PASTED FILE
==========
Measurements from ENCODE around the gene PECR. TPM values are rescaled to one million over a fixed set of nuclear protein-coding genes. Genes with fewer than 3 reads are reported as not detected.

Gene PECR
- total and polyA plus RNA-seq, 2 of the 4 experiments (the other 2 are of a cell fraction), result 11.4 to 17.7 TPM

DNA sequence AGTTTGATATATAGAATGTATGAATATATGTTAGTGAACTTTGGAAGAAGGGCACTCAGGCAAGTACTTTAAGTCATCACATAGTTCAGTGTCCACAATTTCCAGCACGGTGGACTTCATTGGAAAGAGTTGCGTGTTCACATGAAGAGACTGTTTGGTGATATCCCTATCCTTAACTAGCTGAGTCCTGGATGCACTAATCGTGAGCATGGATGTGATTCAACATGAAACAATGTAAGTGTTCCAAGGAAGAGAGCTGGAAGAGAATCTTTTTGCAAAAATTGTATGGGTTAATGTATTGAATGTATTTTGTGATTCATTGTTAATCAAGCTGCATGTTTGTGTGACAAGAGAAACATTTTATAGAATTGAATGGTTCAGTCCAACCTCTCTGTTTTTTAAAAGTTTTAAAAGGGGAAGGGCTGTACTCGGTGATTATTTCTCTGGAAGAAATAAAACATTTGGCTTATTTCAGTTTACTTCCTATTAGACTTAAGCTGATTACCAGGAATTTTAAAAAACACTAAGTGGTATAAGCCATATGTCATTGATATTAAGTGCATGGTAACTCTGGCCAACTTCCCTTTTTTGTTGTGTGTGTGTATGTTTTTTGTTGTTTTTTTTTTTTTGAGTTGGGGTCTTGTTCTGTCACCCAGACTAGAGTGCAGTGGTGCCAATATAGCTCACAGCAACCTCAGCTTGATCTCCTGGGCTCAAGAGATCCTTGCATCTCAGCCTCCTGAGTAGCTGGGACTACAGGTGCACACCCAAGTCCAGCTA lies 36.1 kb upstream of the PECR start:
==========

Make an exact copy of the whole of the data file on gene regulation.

Measurements from ENCODE around the gene PECR. TPM values are rescaled to one million over a fixed set of nuclear protein-coding genes. Genes with fewer than 3 reads are reported as not detected.

Gene PECR
- total and polyA plus RNA-seq, 2 of the 4 experiments (the other 2 are of a cell fraction), result 11.4 to 17.7 TPM

DNA sequence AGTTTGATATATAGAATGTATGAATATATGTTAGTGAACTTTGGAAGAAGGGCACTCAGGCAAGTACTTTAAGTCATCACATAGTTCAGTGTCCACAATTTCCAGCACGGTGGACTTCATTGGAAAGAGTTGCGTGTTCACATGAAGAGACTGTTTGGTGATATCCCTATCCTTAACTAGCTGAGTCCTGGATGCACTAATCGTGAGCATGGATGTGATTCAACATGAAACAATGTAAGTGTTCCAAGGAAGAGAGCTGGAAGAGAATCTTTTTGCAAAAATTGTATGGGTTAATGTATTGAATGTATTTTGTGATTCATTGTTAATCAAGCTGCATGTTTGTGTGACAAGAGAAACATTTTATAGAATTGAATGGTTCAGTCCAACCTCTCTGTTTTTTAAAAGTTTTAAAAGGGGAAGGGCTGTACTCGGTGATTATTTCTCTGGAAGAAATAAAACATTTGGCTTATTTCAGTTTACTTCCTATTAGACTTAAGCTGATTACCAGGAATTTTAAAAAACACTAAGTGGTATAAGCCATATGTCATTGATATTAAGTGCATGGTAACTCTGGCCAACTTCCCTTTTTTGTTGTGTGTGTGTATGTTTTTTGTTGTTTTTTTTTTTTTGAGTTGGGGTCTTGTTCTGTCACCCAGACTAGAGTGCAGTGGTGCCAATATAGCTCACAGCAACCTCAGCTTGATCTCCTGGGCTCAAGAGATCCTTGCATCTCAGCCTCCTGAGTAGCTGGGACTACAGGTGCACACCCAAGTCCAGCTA lies 36.1 kb upstream of the PECR start: